It took me a few years to figure this out. I’m a forest person. They usually ask you if you are an ocean or a mountain person. If you’d feel more relaxed watching the waves or enjoying the view from the peak. I was born at the Baltic Sea, so in my mind I certainly had always been some kind of an ocean person. And I definitely prefer the ocean over the mountains.
Yes, I do feel at home and at ease with myself and the rest of the world when I take a walk at my hometown beach. The rough waves, the crisp air and the smell of sea calms me down. They can be comfort in times of struggle. But the forest, the deep, dark, quiet forest does more than that.
It’s difficult to put this into worlds but every time I step into the woods it feels like I’m shielded from the outside word. My mind is empty. There are no worries, no to-do lists, no limits to my capabilities. At least, in my head. Simply put, it’s the place were my thoughts can run free. A place where the light is not bright and sunny but moody and broken. Where the air is not crisp and clean but damp and heavy. But first and foremost it’s a place that feels quiet and peaceful.
The ocean on the other side with its crushing waves and screaming seagulls, it only drowns the worries. In the forest, everything is gone except for my ideas.
So until recently when someone asked me where I’d love the spend the rest of my life, I would have answered, somewhere in a small cottage at the beach. Now, I’d say a wooden house deep in the forest.
Unfortunately there isn’t much accessible forest area around Istanbul, something I clearly miss. But when you drive a few hours towards the northwest of Turkey, to a Provence called Bolu, there is a region known for its magical landscape and foggy forests.
When we spontaneously decided on Friday afternoon to do a little road trip to Bolu Provence, I knew I had to make something for a picnic in the woods. The Turkish Börek Pie with Mushrooms and Spinach is the result of creating a quick recipe that is picnic friendly but also something I had never tried a vegan version of. Luckily in Istanbul it’s quite easy to get vegan phyllo (filo) pastry at the supermarket because as with so many other Turkish recipes, it’s originally vegan. The filling is a simple but seasonal mushroom and spinach stir fry and tastes similar to some traditional vegetable mezes (Turkish Appetizers) I had eaten before.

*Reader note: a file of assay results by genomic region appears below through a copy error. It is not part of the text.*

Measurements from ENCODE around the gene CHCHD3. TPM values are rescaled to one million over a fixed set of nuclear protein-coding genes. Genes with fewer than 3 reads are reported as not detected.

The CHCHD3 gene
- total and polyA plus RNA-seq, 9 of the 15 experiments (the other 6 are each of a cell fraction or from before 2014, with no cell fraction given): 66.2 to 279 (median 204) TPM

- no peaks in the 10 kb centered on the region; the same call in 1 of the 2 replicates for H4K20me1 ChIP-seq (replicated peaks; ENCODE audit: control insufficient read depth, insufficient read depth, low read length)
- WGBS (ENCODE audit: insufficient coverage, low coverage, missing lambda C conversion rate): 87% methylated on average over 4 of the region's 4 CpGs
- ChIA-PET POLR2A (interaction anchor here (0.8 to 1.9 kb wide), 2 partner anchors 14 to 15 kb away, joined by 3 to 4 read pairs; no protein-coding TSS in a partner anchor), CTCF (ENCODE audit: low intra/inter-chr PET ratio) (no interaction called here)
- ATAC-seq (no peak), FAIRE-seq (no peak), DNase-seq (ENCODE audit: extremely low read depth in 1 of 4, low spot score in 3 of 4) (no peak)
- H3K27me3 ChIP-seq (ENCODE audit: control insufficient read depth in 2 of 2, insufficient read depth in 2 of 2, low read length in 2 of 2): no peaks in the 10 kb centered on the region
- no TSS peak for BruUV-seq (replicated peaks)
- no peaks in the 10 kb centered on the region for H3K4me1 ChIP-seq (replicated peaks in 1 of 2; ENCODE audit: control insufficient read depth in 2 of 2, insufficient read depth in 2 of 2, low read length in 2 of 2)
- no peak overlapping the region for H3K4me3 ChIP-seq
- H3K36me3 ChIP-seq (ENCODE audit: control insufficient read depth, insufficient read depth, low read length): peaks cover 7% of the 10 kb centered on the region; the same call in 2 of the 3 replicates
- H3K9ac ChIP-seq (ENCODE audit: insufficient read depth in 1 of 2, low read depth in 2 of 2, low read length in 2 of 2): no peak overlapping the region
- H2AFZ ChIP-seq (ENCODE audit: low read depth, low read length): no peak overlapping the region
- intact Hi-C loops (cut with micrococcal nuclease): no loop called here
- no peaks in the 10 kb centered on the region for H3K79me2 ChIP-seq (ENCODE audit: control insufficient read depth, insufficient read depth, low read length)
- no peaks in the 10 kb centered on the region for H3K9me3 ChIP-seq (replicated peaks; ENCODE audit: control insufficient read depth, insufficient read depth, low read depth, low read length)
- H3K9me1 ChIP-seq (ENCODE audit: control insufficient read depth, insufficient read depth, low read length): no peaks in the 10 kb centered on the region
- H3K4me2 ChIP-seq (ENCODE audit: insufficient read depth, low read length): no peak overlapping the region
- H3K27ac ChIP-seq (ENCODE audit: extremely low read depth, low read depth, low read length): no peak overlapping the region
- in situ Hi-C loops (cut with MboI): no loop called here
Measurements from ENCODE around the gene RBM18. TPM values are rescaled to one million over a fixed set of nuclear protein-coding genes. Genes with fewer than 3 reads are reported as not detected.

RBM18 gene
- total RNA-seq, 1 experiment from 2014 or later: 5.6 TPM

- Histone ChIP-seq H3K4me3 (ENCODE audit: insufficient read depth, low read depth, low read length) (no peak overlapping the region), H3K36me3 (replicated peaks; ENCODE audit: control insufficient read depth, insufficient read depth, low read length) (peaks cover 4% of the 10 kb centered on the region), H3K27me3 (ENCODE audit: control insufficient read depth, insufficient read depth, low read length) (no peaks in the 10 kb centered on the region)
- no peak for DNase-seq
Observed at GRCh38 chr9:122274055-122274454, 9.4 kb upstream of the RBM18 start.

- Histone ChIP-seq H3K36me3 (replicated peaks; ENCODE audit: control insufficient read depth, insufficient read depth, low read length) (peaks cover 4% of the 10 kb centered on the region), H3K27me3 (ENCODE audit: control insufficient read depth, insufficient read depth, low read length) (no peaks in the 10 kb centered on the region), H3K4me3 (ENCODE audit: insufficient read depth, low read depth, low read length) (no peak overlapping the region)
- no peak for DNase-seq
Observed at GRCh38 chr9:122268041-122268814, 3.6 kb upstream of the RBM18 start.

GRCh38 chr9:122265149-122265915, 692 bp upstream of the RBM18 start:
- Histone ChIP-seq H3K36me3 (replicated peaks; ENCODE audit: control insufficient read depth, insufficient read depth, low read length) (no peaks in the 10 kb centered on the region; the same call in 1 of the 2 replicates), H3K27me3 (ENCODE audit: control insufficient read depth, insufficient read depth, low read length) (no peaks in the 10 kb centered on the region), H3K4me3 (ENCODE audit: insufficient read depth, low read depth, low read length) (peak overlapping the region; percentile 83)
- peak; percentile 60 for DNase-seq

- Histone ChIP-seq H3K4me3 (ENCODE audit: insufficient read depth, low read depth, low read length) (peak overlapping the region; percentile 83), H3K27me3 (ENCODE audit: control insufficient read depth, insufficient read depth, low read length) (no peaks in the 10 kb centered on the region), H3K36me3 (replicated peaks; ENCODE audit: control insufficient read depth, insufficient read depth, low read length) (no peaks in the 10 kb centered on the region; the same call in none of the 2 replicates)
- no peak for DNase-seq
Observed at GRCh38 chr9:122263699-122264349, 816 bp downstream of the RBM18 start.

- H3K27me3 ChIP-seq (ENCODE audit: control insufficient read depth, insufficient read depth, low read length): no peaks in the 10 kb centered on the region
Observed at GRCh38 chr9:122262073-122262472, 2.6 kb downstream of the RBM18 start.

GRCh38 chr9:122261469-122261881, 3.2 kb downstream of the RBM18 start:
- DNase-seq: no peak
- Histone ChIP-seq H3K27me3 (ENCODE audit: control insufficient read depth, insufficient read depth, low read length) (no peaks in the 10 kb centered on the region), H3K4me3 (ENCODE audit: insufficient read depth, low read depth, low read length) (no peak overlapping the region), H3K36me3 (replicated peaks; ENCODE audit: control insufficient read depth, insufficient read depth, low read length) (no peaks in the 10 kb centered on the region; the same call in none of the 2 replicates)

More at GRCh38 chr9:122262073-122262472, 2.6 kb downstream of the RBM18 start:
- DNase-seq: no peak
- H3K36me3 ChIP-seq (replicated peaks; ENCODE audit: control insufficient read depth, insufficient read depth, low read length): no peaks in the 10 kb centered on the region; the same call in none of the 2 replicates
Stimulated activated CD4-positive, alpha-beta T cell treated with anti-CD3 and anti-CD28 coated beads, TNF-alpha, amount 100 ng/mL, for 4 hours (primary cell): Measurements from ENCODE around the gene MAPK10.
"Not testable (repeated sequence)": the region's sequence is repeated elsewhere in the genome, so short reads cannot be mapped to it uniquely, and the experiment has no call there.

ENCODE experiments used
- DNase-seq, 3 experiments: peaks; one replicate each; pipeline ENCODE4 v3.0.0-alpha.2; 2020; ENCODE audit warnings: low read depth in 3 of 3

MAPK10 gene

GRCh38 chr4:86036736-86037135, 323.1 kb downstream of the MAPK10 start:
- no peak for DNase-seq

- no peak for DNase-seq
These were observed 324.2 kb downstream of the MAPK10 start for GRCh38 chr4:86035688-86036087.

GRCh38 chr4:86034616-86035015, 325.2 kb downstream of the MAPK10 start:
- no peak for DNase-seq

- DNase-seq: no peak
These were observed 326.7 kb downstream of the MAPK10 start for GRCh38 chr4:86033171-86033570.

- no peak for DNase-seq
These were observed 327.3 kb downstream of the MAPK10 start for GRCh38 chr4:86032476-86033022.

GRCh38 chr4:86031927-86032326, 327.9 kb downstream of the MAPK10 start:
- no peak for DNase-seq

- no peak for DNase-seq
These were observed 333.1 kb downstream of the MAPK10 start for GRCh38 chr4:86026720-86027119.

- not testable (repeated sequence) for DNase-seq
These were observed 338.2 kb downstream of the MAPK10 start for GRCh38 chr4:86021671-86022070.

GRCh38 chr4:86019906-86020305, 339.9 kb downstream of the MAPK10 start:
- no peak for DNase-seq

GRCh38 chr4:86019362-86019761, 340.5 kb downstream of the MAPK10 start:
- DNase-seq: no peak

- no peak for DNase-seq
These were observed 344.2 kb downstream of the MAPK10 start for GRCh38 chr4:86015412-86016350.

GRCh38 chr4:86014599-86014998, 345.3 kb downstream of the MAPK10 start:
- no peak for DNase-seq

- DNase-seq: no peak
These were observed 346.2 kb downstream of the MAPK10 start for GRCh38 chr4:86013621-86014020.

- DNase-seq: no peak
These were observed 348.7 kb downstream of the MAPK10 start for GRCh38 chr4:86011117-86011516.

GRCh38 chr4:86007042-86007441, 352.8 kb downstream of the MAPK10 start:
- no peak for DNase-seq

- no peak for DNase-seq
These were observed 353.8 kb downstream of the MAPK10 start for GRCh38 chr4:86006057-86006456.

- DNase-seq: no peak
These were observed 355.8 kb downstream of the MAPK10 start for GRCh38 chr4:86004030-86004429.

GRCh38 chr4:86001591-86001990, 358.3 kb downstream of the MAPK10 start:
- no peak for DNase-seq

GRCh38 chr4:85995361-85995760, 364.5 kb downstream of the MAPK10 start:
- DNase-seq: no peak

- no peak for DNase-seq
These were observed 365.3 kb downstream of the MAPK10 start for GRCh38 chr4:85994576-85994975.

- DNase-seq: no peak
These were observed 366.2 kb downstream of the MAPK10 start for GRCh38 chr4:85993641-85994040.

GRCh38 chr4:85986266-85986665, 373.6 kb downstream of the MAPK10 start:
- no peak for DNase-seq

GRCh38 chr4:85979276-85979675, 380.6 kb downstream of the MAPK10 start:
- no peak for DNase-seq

The first day we arrived in the Bolu province, the weather was fairly good and the sky was clear. Unfortunately that also meant that many people where using the public picnic areas. However the next day, the fog had come back at full force and with it some light rain and a fresh breeze. When we arrived at the picnic area again, there was no one except for some wood peckers and other birds. The perfect scenery to shoot my Turkish Börek Pie. Covered in rain coats and equipped with an umbrella we embraced the moody weather. I hope you love the images, too.
Turkish Börek Pie with Mushrooms & Spinach – A Vegan Recipe
- 6-7 sheets of phyllo (filo) pastry
- 700 grams of assorted mushrooms (I used brown button mushrooms), halved or quartered
- 900 g frozen spinach, defrosted
- 1 onion, finely chopped
- 2 tbsp tamari sauce
- a few springs of thyme
- 1 tbsp maple syrup
- ¼ tsp garlic powder (or 2 fresh cloves, finely chopped)
- salt and pepper to taste
- olive oil for cooking
- Preheat oven to 180°C / 350°F
- In a large frying pan, heat some olive oil and add the chopped onion and mushrooms. Brown for 5 -10 min.
- Add tamari sauce, maple syrup, garlic powder, thyme springs, pepper and salt and continue cooking for another 2 min.
- In the meantime, squeeze the water out of the spinach and remove any access liquid from the mushroom pan with a ladle. You want the mixture to be very "dry".
- Add spinach to mushroom mixture and continue cooking for 2 min.
- Now prepare the pastry. Lightly brush your baking pan or tin (I used a Dutch Oven) with olive oil, then place the first sheet of phyllo pastry in the center of the pan and line the base and sides of the pan with phyllo pastry. Brush three more sheets lightly with olive oil, place in the pan, oil side down and leave some excess to hang over the edge.
- Once you placed 4 phyllo sheets in your pan, first remove thyme springs and then pour mushroom mixture over the phyllo into pan and spread evenly.
- Fold excess pastry onto the top of the pie. Take two or three more phyllo sheets, crumble them to give that ruffle effekt and place them on top of the pie. Brush with oil.
- Bake for 30 min.
- Serve warm or at room temperature with salad and/or vegan yoghurt sauce